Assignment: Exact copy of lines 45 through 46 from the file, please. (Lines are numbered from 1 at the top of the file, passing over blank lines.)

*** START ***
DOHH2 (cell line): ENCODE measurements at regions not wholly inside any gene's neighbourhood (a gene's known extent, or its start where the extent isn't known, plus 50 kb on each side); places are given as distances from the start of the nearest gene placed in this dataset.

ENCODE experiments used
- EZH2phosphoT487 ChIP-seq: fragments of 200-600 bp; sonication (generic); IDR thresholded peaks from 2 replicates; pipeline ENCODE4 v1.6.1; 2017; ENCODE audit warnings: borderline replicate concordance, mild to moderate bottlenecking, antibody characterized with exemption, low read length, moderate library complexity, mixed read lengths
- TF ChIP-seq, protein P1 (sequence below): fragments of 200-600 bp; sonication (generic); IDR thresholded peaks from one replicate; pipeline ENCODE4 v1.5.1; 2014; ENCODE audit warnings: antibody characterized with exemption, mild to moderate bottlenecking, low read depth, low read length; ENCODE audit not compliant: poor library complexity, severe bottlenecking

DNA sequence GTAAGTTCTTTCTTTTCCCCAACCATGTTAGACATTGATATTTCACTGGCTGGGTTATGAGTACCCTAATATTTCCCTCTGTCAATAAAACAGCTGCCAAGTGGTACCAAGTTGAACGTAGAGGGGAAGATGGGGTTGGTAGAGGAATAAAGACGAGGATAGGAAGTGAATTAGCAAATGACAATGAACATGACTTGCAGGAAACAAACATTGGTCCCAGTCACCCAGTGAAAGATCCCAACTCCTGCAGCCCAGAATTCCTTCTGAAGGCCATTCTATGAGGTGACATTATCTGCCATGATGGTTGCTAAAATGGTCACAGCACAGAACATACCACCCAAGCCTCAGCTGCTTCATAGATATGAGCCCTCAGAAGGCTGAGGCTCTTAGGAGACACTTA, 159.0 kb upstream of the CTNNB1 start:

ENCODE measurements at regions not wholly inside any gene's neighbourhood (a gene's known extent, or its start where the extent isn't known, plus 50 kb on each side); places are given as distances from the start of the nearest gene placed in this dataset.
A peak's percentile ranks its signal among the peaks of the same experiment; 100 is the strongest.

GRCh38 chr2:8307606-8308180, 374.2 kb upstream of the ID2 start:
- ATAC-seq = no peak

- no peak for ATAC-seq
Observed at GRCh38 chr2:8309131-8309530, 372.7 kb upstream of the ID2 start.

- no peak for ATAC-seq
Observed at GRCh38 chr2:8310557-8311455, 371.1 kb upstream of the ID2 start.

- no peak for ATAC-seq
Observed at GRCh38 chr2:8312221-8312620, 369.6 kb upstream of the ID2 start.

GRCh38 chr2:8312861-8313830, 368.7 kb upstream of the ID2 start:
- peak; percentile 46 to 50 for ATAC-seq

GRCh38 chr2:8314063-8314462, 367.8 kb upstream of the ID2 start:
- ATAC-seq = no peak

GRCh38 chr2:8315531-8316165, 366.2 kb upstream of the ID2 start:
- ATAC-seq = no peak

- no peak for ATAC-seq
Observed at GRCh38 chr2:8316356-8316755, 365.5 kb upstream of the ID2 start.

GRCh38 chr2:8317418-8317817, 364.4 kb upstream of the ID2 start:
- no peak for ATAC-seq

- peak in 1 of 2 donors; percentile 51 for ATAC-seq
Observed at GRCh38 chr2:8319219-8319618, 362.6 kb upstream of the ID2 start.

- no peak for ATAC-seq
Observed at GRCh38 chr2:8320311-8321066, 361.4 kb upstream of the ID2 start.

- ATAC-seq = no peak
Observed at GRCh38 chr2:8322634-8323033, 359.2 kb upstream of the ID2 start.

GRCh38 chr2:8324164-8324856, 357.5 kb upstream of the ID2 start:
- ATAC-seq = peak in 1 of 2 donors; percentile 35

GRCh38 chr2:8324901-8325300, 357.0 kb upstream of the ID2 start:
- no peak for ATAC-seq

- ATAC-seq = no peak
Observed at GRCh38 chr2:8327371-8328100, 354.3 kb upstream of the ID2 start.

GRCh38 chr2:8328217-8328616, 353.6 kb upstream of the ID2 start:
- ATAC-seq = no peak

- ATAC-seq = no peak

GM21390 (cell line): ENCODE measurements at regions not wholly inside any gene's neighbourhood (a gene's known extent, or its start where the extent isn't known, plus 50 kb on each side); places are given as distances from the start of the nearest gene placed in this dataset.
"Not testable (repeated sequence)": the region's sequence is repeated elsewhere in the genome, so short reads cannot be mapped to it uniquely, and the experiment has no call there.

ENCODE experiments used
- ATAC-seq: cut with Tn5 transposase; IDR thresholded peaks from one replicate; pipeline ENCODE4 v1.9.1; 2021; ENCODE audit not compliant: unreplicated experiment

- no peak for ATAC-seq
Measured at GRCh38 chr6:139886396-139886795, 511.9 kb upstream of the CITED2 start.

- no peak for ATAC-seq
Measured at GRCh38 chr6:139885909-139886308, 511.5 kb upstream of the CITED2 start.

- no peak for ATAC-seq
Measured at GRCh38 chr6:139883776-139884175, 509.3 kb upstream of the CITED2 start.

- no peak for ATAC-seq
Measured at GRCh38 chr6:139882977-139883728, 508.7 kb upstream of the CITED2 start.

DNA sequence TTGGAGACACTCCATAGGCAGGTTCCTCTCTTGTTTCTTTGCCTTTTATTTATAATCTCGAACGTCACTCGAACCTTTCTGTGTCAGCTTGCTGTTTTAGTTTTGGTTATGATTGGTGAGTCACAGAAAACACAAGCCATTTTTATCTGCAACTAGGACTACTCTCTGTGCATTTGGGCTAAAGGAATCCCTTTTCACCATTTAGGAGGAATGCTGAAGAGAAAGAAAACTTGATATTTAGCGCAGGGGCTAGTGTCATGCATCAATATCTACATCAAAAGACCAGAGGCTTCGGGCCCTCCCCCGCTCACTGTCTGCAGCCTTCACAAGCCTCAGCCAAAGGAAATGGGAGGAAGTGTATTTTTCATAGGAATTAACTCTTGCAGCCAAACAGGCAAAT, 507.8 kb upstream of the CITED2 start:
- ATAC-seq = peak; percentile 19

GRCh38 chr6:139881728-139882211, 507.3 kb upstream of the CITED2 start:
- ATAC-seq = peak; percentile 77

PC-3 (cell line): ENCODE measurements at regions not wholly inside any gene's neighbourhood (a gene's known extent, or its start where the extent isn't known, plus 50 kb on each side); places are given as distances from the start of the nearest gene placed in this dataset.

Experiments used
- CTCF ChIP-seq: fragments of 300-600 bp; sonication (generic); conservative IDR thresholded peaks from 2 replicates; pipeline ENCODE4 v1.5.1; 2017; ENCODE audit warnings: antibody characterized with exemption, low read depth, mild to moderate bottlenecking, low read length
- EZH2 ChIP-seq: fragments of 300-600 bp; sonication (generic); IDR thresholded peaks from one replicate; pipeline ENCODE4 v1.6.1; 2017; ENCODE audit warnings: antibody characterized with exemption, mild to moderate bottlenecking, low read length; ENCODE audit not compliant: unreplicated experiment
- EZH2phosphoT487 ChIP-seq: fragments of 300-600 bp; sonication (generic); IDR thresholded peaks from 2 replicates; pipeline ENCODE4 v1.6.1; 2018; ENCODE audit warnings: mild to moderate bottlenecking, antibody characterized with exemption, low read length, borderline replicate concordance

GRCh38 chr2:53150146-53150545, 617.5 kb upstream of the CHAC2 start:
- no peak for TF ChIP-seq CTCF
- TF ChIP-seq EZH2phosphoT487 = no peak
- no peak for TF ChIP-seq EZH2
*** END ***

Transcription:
- no peak for ATAC-seq
Measured at GRCh38 chr6:139886396-139886795, 511.9 kb upstream of the CITED2 start.